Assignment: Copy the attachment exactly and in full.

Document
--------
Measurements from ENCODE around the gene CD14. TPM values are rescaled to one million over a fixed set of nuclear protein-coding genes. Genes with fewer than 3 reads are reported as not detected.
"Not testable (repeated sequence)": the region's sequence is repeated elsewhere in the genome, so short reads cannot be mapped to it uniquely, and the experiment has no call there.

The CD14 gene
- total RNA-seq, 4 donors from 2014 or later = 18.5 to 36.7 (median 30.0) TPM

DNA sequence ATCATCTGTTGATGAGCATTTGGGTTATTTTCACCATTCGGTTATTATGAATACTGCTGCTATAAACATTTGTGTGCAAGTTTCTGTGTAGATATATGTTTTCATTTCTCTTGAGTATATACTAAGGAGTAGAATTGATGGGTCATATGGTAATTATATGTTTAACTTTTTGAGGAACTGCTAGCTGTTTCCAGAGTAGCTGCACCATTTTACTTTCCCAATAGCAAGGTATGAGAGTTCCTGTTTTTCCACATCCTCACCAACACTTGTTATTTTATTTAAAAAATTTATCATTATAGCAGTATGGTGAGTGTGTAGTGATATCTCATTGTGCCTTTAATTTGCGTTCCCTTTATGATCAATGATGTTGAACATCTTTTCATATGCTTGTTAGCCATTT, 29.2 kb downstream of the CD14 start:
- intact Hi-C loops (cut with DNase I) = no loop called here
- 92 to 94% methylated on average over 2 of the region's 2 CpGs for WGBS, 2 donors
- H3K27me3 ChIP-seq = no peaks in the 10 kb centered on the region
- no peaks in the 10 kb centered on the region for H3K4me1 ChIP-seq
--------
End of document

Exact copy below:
Measurements from ENCODE around the gene CD14. TPM values are rescaled to one million over a fixed set of nuclear protein-coding genes. Genes with fewer than 3 reads are reported as not detected.
"Not testable (repeated sequence)": the region's sequence is repeated elsewhere in the genome, so short reads cannot be mapped to it uniquely, and the experiment has no call there.

The CD14 gene
- total RNA-seq, 4 donors from 2014 or later = 18.5 to 36.7 (median 30.0) TPM

DNA sequence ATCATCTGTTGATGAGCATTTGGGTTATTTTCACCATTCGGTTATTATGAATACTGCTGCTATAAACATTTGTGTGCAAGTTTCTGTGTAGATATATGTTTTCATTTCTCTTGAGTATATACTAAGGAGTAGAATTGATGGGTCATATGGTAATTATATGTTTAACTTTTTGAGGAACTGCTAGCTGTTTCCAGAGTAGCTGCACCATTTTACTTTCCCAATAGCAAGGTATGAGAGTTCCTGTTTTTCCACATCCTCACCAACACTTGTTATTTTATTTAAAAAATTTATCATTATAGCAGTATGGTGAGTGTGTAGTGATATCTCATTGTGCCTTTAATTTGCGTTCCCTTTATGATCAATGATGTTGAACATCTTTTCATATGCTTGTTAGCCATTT, 29.2 kb downstream of the CD14 start:
- intact Hi-C loops (cut with DNase I) = no loop called here
- 92 to 94% methylated on average over 2 of the region's 2 CpGs for WGBS, 2 donors
- H3K27me3 ChIP-seq = no peaks in the 10 kb centered on the region
- no peaks in the 10 kb centered on the region for H3K4me1 ChIP-seq